(NaturalNews) Illinois Governor Pat Quinn has just signed a bill into law banning the manufacture and sale of microbeads. These plastic particles, about the size of fish eggs, are used in commercial exfoliating soaps.
Illinois officially became the first state to ban microbeads in cosmetics products, setting a new standard for cleaner body care products and environment. The law prohibits the manufacture of microbead products by the end of 2018, ultimately phasing out sales by the end of 2019.
"Banning microbeads will help ensure clean waters across Illinois and set an example for our nation to follow," Quinn, a Chicago Democrat, said in a statement. "Lake Michigan and the many rivers and lakes across our state are among our most important natural resources. We must do everything necessary to safeguard them."
Similar bans are now being considered in New York and California.
Microbeads are consumed by fish, passing plastic bits into humans
The new Illinois law is backed by environmental experts who have measured considerable amounts of these plastic microbeads in waterways. These synthetic beads are consumed by fish, which destroys the physiology of aquatic life. The fish, in turn, pass the plastic to humans. These synthetic beads may cause inflammation and digestive issues.
Sherri Mason, an associate professor of chemistry at the State University of New York, Fredonia, said, "They are about the same size as fish eggs, which means that, essentially, they look like food. To any organism that lives in the water, they are food. So our concern is that, essentially, they are making their way into the food web."
Microbead levels in Lake Ontario average 1.1 million per square kilometer
Mason was part of research team that spent two years collecting data on the amount of plastic microbeads in lakes. At half-hour intervals, the researchers sailed out with fine mesh nets that collected anything larger than one-third of a millimeter.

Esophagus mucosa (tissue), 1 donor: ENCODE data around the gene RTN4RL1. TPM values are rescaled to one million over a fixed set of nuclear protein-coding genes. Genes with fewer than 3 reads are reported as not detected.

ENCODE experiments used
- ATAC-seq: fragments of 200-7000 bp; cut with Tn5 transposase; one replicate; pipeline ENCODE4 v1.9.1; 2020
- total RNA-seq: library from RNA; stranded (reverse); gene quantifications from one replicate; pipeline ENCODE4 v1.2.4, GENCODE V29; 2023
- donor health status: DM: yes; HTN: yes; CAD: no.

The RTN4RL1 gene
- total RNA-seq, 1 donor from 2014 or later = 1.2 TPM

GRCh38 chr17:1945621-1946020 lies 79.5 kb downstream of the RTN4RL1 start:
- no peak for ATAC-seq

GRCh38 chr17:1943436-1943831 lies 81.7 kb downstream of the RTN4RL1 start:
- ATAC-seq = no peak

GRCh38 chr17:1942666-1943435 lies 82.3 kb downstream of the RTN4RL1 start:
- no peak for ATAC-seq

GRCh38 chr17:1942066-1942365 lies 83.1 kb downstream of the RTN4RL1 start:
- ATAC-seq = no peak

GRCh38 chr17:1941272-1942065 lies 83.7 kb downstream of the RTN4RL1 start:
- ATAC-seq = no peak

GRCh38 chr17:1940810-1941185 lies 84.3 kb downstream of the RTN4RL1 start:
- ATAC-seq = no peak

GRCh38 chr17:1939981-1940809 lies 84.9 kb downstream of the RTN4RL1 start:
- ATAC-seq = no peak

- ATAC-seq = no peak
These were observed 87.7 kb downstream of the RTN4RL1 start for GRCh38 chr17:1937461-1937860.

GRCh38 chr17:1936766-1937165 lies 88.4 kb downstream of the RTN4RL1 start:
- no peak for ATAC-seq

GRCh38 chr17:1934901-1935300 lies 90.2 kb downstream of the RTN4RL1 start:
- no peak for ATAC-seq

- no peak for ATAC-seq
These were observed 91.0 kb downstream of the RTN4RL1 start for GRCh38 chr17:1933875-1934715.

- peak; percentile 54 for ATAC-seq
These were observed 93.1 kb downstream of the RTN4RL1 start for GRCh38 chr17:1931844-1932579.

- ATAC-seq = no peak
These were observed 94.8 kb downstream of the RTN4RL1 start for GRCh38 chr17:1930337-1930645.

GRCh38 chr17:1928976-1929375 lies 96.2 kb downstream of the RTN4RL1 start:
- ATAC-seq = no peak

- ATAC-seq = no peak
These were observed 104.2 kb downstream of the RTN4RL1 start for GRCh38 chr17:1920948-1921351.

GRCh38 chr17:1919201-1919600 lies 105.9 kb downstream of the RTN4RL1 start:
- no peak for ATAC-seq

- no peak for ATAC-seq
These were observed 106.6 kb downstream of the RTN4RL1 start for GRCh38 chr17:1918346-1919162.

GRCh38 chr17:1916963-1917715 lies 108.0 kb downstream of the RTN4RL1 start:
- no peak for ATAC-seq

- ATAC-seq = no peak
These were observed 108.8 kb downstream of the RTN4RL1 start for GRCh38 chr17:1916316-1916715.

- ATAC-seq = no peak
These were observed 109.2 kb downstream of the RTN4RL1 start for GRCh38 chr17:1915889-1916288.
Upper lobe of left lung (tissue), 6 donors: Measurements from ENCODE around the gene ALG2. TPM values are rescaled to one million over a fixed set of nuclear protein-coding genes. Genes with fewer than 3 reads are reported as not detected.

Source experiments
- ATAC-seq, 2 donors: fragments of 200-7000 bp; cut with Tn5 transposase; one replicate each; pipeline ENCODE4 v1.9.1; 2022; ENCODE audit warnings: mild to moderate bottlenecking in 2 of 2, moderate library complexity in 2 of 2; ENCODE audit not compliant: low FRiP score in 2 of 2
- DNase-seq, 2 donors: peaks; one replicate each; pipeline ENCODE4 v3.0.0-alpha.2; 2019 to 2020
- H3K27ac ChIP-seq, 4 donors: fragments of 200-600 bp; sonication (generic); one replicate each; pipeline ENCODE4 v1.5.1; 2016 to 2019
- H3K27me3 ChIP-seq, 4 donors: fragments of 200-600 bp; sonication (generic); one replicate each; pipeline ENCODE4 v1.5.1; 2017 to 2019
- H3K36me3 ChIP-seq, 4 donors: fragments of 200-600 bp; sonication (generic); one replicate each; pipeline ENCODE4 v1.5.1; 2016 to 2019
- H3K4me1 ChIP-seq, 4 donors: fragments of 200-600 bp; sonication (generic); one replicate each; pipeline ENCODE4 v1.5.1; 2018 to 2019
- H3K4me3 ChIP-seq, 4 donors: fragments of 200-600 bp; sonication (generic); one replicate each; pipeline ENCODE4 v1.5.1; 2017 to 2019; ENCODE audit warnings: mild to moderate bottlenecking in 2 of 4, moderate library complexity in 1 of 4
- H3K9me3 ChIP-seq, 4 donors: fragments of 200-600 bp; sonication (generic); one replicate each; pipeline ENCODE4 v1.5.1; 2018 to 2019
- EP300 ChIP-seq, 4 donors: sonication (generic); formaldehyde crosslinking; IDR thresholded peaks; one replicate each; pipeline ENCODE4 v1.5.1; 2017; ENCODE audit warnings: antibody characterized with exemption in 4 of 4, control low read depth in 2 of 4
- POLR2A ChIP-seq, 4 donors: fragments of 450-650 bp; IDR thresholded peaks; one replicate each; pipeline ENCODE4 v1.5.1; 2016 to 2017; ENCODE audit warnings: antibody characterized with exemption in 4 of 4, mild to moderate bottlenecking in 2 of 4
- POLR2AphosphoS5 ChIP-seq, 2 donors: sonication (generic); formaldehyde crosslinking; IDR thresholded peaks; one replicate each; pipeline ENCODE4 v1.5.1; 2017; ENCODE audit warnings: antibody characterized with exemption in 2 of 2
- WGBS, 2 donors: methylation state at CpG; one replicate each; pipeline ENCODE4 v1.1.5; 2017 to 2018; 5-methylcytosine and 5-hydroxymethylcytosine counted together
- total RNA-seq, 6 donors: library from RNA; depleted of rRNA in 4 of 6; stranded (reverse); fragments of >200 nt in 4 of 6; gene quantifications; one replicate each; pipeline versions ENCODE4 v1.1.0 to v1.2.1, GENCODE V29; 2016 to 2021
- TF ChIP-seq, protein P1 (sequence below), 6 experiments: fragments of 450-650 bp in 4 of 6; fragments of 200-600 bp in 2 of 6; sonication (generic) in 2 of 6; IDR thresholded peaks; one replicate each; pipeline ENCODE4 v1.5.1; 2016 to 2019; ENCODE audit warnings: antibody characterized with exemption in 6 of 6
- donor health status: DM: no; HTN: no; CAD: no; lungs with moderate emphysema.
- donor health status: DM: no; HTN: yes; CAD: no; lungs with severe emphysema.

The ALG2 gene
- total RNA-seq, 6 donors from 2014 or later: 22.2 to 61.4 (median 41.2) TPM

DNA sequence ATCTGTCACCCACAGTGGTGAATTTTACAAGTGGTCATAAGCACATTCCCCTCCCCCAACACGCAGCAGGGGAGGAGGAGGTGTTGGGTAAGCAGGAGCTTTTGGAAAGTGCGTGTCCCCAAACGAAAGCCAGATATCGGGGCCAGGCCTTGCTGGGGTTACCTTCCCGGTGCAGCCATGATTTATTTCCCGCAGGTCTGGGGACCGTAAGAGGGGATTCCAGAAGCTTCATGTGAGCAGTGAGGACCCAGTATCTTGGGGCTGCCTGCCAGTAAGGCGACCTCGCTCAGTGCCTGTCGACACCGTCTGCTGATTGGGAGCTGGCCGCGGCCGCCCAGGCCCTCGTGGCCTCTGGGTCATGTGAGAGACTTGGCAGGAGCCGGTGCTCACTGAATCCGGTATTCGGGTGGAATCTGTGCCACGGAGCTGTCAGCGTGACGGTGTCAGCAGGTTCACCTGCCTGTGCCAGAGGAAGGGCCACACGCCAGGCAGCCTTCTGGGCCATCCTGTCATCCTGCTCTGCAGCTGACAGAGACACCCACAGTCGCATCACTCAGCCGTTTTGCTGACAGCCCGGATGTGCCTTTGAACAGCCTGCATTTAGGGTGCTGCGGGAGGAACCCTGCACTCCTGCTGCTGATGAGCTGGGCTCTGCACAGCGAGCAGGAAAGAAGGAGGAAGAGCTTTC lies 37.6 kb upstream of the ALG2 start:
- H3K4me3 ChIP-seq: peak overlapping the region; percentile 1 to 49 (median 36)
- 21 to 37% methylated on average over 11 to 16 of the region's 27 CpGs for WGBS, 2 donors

For Lake Michigan, which touches Chicago, IL, Mason measured roughly 17,000 bits of microbeads per square kilometer. The highest concentration of plastic bits was in Lake Ontario, which averaged 1.1 million plastic particles per square kilometer.
Consumers are now being warned to look for polyethylene or polypropylene on product labels of exfoliating body care products. These two ingredients signify that the exfoliates are made out of plastic.
Companies begin seeking out natural exfoliates for their products
Karin Ross, a spokeswoman for the Personal Care Products Council, says that L'Oreal, Johnson & Johnson and Procter & Gamble are already on board with the new law, agreeing to phase out microbeads from personal care products. The companies are now reverting back to nature, testing out alternatives like apricot seeds, cocoa and pumice sand.
Natural soap companies are already ahead of the game, using wholesome ingredients like oatmeal, walnut hull, sea salt, honey and others. Exfoliates help remove dead skin, giving soap both scrubbing power and cleansing strength.
About the author: Lance Johnson is a passionate learner, researcher, writer, and entre-health-leader. He and his wife have launched a clean products movement from the ground up at www.allnaturalfreespirit.com.
The Johnson's are inspired by natural healing and the lifestyle changes that have awoken their spirit and given them quality of life.